Twelve staff members of Doctors Without Borders were killed in a US-led airstrike in the battle to retake Kunduz from Taliban forces. Seven patients that included three children were also killed and another 37 people were reported to have been severely injured. The attack persisted despite the hospital staff’s frantic calls directly to the US military pleading with senior members to stop bombing. Doctors Without Borders said the intense fighting and bombing campaign lasted 30-45 minutes. In a statement the group said, “the bombing continued for more than 30 minutes after the American and Afghan military were first informed.”
The Washington Post reported that a nurse, Lajos Zoltan Jecs who emerged from a safe room saw the intensive care unit on fire. “Six patients were burning in their beds. The are no words for how terrible it was [sic].”
International condemnation from human rights’ organizations swiftly gathered steam and prompted page one coverage on the Sunday shows. Kenneth Roth, Executive Director of Human Rights Watch, took to Twitter and said, “ Hard for the US to pass off Kunduz hospital as ‘collateral damage’ in light of repeated attacks.”
The United Nations released a statement about the hospital bombing. “This event is utterly tragic, inexcusable and, possibly, even criminal.” The UN High Commissioner for Human Rights Zeid Ra’ad al-Hussein explained, “If (this) is established as deliberate in a court of law, an airstrike on a hospital may amount to a war crime.”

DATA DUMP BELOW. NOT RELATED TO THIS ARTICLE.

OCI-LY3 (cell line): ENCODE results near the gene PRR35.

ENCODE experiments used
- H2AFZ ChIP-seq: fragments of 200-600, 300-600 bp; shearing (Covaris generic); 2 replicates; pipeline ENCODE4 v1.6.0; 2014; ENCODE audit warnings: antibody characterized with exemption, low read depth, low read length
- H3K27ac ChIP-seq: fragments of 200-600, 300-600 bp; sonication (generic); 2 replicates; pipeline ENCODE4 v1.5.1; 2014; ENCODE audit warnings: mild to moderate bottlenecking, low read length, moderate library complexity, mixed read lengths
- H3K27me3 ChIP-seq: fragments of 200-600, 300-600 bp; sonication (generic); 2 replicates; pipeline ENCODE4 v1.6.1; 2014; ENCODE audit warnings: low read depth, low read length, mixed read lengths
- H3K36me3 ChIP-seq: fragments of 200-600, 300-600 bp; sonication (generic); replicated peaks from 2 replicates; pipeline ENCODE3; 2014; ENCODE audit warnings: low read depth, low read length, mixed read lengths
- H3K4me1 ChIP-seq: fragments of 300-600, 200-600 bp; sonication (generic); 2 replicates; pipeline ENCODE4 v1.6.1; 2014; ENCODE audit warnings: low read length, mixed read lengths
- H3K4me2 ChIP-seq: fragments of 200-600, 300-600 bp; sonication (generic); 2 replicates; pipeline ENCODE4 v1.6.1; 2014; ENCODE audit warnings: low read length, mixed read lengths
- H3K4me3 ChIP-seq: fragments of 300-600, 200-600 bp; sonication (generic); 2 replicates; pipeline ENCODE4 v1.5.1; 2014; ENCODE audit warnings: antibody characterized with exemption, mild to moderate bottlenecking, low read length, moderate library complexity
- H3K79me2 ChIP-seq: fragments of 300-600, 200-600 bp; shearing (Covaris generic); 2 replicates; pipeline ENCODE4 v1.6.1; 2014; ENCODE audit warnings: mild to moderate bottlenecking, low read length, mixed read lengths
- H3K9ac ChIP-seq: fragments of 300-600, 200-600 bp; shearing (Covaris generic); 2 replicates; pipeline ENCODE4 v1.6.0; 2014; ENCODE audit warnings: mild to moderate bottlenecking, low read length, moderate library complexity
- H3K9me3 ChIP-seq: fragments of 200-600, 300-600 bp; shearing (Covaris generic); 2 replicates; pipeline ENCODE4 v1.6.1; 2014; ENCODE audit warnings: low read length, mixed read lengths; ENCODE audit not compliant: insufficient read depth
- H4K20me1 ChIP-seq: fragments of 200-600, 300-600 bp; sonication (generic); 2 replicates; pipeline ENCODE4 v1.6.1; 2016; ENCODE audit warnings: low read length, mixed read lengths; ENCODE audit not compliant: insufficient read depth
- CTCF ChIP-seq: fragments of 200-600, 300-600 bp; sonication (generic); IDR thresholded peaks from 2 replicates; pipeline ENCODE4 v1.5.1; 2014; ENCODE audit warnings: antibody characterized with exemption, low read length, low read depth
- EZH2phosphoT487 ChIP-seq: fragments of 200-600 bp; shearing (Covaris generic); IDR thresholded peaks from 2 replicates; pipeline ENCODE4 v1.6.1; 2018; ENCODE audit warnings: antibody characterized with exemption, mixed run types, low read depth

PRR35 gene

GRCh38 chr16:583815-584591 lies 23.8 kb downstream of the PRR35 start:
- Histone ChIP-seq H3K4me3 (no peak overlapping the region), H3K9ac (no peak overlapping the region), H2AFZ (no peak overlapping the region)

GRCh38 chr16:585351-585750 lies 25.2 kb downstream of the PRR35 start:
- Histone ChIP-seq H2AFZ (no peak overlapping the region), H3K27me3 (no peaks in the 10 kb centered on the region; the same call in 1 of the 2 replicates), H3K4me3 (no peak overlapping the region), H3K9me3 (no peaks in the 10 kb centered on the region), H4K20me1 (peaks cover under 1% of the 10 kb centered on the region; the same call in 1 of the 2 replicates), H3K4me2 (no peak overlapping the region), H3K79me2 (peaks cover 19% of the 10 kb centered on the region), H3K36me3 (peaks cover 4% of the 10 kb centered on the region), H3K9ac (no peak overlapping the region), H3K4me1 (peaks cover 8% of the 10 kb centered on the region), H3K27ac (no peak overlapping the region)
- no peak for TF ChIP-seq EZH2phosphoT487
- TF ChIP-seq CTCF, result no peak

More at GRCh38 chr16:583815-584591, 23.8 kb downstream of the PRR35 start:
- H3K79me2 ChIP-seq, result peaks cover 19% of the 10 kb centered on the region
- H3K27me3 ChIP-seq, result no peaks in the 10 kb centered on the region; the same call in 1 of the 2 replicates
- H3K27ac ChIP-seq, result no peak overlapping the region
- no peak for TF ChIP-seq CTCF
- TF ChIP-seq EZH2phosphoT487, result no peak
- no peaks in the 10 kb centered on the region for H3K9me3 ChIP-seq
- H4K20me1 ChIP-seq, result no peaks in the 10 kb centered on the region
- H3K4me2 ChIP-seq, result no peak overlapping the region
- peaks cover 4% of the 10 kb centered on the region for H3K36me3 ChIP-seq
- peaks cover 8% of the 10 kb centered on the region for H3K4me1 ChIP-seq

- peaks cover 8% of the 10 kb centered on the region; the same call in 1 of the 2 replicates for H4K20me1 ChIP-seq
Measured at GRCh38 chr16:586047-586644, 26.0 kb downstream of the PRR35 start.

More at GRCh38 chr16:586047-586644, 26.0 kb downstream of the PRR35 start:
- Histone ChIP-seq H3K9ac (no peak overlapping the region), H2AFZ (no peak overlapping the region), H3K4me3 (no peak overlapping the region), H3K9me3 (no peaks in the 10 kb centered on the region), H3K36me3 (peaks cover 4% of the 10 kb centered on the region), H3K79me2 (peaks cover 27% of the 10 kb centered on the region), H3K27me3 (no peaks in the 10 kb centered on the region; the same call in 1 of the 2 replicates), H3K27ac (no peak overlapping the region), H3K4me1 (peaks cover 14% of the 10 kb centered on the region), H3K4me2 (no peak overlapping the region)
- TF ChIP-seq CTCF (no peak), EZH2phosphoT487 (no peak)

Staff members who survived the US attack said patients were literally burned alive in their beds. The President from Doctors Without Borders, Meinie Nicolai said, “This attack is abhorrent and a grave violation to international humanitarian law.”
The international hospital claims it has given its GPS coordinates to the US-led allied forces for years and they knew the location of the hospital, and, that it was the only urgent care facility in the region. An unnamed hospital spokesperson also told reporters that as fighting in the region intensified, they notified the US three days prior to the devastating attacks to ensure the safety of the patients and staff.
So far the US military confirmed that at least one airstrike in the area may have caused collateral causalities. But the military said it responded to attacks from “insurgents who were directly firing upon US service members.”
The latest offensive comes after a week of intense fighting from the Taliban in which they successfully took over Afghanistan’s sixth largest city of Kunduz—something they hadn’t been able to accomplish since 2001 shortly after 9/11. The US military began to strike positions held by the Taliban after the US moved Special Operations Forces to the northern city in Afghanistan.
President Obama released a statement extending his condolences to the families of loved ones killed in the US strike. “The Department of Defense has launched a full investigation, and we will await the results of that inquiry before making a definitive judgment as to the circumstances of this tragedy.”
A preliminary multinational, including NATO, investigation is underway and should be concluded “in a matter of days.”